The Wautaga Democrat reports that authorities are targeting Memorial Day for the re-opening the NC 80 to Mount Mitchell section of the Blue Ridge Parkway. It was closed after the spate of 2004 hurricanes created rock slides. The article also notes the National Park Service Budget increased $100 million to $1.7 Billion. Here’s the thread in the forum.
The Maryville Daily Times reports 62-year-old David Dinwiddie was rescued after spending four days in a sleeping bag. The hiker, stranded in 2 feet of snow at 6,000 feet in subfreezing temperatures, was carried six miles down the trail. Rescuers had been looking for the man since receiving a garbled cell phone call Tuesday morning. The rescue occurred after hikers reported his GPS coordinates at the Appalachian Trail and Maddron Bald Trail near Inadu Knob.
Here’s the NPS Report:
Great Smoky Mountains National Park
Lost Hiker Rescued After Nearly Four Days Lying In Snow
On Saturday, December 18th, David Dinwiddie, 62, of Knoxville, left his vehicle at Cosby Campground and began a hike up the Appalachian Trail to Tricorner Knob, a distance of more than eleven miles. On Tuesday morning, three days later, Sevier County dispatch center picked up a 911 cell phone call from Dinwiddie; although the call was broken, he sounded distressed and the dispatcher was able to make out the words ÃÂ¢Ã¢âÂ¬Ã âAppalachian Trail,ÃÂ¢Ã¢âÂ¬ÃÂ ÃÂ¢Ã¢âÂ¬Ã âfrostbite,ÃÂ¢Ã¢âÂ¬ÃÂ and ÃÂ¢Ã¢âÂ¬Ã âfall.ÃÂ¢Ã¢âÂ¬ÃÂ The 911 center employed a data triangulation procedure to obtain the coordinates from which Dinwiddie had called. They revealed that he was in the park between Greenbrier and Cosby, but about three miles north of the Appalachian Trail. A hasty search of the Maddron Bald and Old Settlers trails was conducted immediately, but no sign of Dinwiddie was found. The number of trails in the area made it very hard to determine just where he was located. Around 10 p.m., three hikers returned to the vehicle at Cosby Campground, contacted rangers, and advised that theyÃÂ¢Ã¢âÂ¬Ã¢âÂ¢d come across Dinwiddie on the AT near Inadu Gap. He had severe frostbite and was hypothermic. When they left him, he was only semi-conscious. Although he had very little food, water or gear with him, he was inside a sleeping bag and lying on a foam pad. Preparations were made throughout the night to rescue Dinwiddie. At 4 a.m., a hasty team comprised of rangers Pat Patten, Gene Wesloh, and park medic Joe Pond began hiking to Dinwiddie with the objective of stabilizing him until he could be flown or carried out. Two Tennessee National Guard helicopters ÃÂ¢Ã¢âÂ¬Ã¢â¬Å one with hoist capabilities ÃÂ¢Ã¢âÂ¬Ã¢â¬Å were launched at 8:30 a.m. Sustained winds of 40 mph with gusts to 70 mph forced a halt to this operation after the first attempt to extract him. A litter evacuation team comprised of NPS and state park employees hiked to Dinwiddie and carried him six miles out on the Snake Den Ridge trail. A winter storm warning was in effect, calling for precipitation and high winds, and it had begun to rain at lower elevations and spit snow at higher elevations, increasing the urgency of the rescue. At 9:30 p.m., the litter team reached the trailhead at Cosby Campground and Dinwiddie was flown to the University of Tennessee Medical Center by a LifeStar medical helicopter. During the period between December 18th and 21st, temperatures ranged from a high of 33 to a low of ÃÂ¢Ã¢âÂ¬Ã¢â¬Å 14 degrees. A snow storm on December 20th dropped an additional 10 inches of new snow, making a total of 25 inches of snow on the ground. Dinwiddie laid in the snow in frigid conditions for three-and-a-half days before being rescued. Dinwiddie was treated at the hospital for hypothermia, severe frostbite of both hands, and moderate frostbite of the feet. In interviews, Dinwiddie told rangers that heÃÂ¢Ã¢âÂ¬Ã¢âÂ¢d lost the trail on the 18th due to deep and blowing snow, then had slipped and fallen down a steep embankment and had been unable to get back to his feet.[Submitted by Rick Brown, District Ranger]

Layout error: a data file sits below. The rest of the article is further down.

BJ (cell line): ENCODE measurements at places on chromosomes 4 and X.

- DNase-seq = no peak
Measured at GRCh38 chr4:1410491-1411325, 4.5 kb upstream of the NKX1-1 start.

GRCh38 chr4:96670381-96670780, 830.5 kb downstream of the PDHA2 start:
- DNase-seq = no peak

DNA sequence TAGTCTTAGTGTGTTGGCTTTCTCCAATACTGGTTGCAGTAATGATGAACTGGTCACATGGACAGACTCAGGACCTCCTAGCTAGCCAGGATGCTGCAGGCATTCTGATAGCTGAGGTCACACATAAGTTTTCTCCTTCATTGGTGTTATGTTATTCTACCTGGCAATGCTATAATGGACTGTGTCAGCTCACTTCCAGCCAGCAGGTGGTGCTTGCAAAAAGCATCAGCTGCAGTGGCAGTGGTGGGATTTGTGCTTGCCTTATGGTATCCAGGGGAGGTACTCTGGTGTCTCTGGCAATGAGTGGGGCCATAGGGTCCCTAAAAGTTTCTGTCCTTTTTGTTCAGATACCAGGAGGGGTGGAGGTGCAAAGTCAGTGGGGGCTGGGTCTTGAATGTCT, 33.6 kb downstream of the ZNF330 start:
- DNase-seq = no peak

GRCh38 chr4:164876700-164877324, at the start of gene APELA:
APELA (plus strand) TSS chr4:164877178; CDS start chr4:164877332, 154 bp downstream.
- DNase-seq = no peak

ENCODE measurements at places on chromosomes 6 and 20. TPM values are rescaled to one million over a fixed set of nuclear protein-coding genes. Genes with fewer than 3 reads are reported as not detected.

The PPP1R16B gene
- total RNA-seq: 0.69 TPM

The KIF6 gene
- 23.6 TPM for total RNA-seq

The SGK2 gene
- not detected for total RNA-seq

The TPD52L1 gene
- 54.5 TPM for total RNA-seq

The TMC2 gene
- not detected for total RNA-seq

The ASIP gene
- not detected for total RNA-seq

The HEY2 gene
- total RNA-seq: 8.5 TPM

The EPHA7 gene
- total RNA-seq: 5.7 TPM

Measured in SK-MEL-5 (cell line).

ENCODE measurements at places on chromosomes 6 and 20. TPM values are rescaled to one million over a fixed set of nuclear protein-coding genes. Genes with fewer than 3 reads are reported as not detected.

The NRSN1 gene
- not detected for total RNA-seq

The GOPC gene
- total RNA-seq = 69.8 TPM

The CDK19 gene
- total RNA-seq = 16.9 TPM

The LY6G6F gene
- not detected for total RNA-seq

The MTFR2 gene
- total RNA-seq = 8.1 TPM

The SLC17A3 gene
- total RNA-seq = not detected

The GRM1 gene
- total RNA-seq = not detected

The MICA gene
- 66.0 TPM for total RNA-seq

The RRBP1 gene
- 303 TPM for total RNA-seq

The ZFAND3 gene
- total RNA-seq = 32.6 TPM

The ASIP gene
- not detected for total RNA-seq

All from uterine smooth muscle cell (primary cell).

The Asheville Citizen-Times reports that some hikers are removing $165 tracking collars from hunters dogs. The hikers think the collars are shock collars aimed at hurting the dogs. North Carolina law say on public lands it is illegal to interfere with hunters killing game legally. It is also illegal to “take or abuse property, equipment or hunting dogs that are being used for the lawful taking of wildlife resources,” according to state law. They note that by taking away the collars many of the dogs are lost or stolen.